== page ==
What I Learned About Team Cohesion From Little League Baseball
The other day, I learned a valuable lesson about team cohesion watching my son’s Little League baseball team.
They were hoisting their championship trophy up into the air, and here was a team that was never expected to have won a single game — they didn’t have any of the “star” players. Yet here they were, celebrating their undefeated season, their victory, and most of all, their friendship.
But they were celebrating something else, too. Something they might not have understood themselves at that moment.
They were celebrating what it means to be part of a cohesive, effective team.
Watching the success of this underdog team, I realized I could learn something valuable from their moment of victory, and even apply it to my company. After all, that is one of the biggest challenges as a CEO, is it not? It’s not easy to create a team and a work environment that forges a successful, cohesive unit.
So, why did I have such a powerful reaction to this group of teenagers?
For starters, their victory was an underdog victory, all the way. And yes, it was my son’s team, which comes with its own swell of pride and emotions. But that’s not what led me to draw the parallel between baseball and business. It was the way they found success playing as a team — instead of playing as a handful of individuals.
Because as difficult as it may be to get a group of teenagers to work together, I would argue it’s equally difficult to get a room of seasoned professionals, industry veterans, and recent graduates to all work as one.
Here are the lessons I was able to extract:
1. It starts with how the team comes together.
In a league with an age range of 13 to 17, this team of all 13-year olds found a framework for effective teamwork almost immediately.
Contrary to what most people might have considered to be a worthy coach, this team was not pushed by some ego-driven professional, or even a career hobbyist with something to prove. This was a neighbor, a dad, a volunteer. He didn’t set out to create a championship team. He set out to create a team for his son and his son’s friends, allowing them to have the best time possible.
His motivation and goal was for them to have fun.
2. He put DNA before star quality.
Second, this coach didn’t scout out any star players or take on a few older kids so they could have a fighting chance — a perfect recipe for getting clobbered, as the league officials informed the coach. His only requirement was that all of his players were friendly towards each other. He just wanted these kids to have a good time. He didn’t want them to worry about winning or losing, or about competing against each other.
And what happened?
They won. And they won again, and again, and again. In fact, they went undefeated throughout the entire season.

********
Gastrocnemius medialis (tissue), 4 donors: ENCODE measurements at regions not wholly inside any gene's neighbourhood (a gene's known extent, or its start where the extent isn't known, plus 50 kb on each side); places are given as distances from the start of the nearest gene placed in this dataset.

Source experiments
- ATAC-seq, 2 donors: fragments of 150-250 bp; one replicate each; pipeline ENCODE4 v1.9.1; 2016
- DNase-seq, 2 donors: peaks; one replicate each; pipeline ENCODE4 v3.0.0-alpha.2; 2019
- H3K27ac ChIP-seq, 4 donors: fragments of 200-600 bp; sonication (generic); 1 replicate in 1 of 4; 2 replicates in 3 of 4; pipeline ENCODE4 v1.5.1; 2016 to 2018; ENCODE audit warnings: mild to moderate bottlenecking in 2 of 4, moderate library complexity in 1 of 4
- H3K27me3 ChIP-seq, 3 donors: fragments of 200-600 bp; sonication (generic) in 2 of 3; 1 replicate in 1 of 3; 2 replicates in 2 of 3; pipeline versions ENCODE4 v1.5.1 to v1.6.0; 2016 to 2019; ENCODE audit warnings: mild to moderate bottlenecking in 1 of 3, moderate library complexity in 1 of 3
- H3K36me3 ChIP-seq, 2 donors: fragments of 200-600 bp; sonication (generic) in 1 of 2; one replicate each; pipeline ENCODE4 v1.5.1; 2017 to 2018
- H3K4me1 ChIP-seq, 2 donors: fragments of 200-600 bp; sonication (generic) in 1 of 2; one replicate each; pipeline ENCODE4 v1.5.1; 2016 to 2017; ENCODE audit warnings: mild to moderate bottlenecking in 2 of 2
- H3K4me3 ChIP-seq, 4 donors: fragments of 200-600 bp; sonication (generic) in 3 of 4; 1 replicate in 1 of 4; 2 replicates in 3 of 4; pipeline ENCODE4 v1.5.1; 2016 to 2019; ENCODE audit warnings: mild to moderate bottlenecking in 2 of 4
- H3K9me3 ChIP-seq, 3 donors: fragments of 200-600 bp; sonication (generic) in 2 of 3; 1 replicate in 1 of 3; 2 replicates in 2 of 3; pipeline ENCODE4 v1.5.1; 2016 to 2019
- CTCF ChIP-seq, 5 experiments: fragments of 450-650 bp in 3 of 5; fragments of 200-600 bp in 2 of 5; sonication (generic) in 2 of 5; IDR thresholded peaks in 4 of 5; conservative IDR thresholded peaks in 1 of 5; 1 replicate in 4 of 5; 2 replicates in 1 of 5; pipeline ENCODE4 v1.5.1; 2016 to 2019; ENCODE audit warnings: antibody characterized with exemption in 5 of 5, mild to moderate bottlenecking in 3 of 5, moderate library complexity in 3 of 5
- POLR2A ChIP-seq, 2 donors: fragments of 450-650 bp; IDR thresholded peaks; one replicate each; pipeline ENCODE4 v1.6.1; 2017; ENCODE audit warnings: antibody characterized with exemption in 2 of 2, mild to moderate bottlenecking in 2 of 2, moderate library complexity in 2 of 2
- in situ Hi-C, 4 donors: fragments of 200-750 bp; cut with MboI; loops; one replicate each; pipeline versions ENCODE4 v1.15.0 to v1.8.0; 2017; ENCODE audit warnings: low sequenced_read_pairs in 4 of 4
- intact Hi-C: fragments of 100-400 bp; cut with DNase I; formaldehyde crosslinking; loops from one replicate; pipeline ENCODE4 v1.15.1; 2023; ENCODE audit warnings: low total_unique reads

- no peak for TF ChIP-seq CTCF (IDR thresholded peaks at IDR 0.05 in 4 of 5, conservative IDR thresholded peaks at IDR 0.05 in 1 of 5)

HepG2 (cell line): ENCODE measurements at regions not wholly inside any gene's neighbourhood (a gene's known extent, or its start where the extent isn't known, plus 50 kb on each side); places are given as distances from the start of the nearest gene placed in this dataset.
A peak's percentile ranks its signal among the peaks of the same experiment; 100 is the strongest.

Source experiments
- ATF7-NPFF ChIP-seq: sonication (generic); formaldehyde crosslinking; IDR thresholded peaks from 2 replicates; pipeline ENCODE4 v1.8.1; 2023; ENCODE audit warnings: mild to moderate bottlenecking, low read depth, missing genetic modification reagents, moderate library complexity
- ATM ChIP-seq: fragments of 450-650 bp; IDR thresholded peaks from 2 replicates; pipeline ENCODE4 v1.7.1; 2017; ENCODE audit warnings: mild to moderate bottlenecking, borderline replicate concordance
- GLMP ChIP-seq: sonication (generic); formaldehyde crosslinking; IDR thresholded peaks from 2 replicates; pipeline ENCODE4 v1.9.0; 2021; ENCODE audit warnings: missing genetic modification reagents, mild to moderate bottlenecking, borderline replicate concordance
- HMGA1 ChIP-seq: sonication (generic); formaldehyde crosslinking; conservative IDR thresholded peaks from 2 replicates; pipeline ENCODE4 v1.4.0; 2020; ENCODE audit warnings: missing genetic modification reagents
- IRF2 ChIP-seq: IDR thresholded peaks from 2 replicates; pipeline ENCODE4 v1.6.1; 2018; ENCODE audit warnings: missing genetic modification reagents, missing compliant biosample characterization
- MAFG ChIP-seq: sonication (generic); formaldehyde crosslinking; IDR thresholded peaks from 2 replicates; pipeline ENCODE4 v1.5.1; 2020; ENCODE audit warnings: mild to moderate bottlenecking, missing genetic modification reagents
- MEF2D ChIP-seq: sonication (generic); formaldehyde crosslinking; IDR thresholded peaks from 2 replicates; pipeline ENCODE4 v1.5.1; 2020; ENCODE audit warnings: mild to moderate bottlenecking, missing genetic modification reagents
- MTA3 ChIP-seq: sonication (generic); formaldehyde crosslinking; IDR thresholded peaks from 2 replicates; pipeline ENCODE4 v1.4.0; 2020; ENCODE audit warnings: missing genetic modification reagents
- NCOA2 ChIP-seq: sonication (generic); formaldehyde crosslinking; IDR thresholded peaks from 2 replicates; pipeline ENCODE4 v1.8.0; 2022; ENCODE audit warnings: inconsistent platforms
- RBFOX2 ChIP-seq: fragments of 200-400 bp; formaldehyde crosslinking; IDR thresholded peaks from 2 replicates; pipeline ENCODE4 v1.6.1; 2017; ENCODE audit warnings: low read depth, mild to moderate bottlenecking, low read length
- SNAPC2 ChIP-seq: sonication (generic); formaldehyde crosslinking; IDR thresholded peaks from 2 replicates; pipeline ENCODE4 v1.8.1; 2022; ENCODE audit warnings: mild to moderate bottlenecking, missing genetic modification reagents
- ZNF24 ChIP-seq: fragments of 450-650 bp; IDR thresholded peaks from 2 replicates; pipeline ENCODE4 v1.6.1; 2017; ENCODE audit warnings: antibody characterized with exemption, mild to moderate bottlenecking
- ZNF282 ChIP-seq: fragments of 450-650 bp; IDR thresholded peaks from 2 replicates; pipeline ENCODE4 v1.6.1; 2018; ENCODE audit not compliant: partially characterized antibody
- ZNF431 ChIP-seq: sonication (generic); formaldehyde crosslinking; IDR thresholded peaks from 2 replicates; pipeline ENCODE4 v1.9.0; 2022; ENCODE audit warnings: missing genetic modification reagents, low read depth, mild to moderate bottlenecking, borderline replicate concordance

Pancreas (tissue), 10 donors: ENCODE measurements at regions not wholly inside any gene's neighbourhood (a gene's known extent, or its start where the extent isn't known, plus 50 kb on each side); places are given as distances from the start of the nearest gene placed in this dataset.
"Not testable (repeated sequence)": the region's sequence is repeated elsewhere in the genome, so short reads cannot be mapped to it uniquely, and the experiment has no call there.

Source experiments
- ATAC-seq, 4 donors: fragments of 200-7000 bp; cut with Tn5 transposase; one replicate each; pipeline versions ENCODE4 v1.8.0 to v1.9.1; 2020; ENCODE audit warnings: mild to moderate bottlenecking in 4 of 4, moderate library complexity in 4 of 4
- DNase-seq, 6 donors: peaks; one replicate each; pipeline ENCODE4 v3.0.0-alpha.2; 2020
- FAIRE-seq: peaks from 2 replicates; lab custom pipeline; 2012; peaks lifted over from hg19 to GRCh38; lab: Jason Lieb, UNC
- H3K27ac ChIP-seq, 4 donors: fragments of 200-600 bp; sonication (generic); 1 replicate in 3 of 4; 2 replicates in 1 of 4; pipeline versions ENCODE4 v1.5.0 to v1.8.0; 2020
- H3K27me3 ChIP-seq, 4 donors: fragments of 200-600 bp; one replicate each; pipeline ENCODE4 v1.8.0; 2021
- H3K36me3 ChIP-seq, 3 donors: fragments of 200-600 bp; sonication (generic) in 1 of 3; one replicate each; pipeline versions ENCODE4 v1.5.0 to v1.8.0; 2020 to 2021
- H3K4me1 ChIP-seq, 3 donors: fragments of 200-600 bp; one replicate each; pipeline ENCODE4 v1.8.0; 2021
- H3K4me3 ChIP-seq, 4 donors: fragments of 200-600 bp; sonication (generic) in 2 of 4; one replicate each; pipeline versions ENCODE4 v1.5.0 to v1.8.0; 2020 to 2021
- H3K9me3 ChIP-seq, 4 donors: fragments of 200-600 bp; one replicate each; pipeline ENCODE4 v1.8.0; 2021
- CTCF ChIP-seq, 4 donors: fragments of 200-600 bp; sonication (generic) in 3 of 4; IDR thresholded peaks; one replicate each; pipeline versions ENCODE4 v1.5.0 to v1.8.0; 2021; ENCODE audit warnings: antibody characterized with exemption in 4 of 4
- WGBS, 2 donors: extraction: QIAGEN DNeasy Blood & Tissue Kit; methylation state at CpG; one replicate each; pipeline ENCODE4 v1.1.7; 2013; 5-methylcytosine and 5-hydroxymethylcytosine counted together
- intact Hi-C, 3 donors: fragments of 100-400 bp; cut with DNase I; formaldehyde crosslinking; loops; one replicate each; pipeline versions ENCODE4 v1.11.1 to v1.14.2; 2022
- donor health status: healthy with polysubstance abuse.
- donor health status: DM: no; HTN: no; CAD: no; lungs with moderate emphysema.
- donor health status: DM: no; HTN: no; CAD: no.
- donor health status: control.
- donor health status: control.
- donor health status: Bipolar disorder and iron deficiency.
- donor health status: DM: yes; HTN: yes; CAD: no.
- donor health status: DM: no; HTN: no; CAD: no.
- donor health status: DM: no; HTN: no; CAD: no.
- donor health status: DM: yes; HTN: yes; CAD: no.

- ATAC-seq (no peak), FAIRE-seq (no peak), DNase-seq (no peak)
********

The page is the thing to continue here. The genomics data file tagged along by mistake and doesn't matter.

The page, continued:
They didn’t play like a field of individuals. They played like a unit, and a team.
What so many leaders forget is that team dynamics shift when stars are in the mix. Yes, a star player on a team can be a huge tool for winning. But if that star, or the treatment of that star, alienates the other players, then the whole team gets brought down.
But on a team where no stars are present, all the players become stars. Everyone is at the same level. So when the team does well, so do all the individuals that make up that team.
3. A team is only successful when it becomes more than the sum of its players.
This was the real takeaway for me. And I realized it could be applied to everything from sports to business.
When a team becomes more than the sum of its players, everyone is motivated to do their best: for themselves, for each other, and for the team. Now, you might not be trying to win a “game” with your sales team, but I’m sure you have goals that you’re all aiming toward.
Those can be accomplished with this same mentality.
Now, I am not suggesting that you shouldn’t recruit the best people, or that under-performers are a secret weapon. I simply mean that you should recruit with the idea of putting together the best team, and not necessarily the best individual players.
The other element that made them such a cohesive unit was the attitude and atmosphere of the team. They weren’t there to win. Truthfully, I’m not sure any of them really expected to win. Their only expectations were to have fun. Without the stress of being expected to win, they were able to relax. And when they were relaxed, they were able to perform at their best.
If you keep your eyes open, you’ll find there are lessons all around us — sometimes from as unlikely a source as a Little League Baseball championship.
Which led me to one final lesson that afternoon: to allow myself to be open to finding lessons like these wherever they may pop up. And to put into practice what I learn.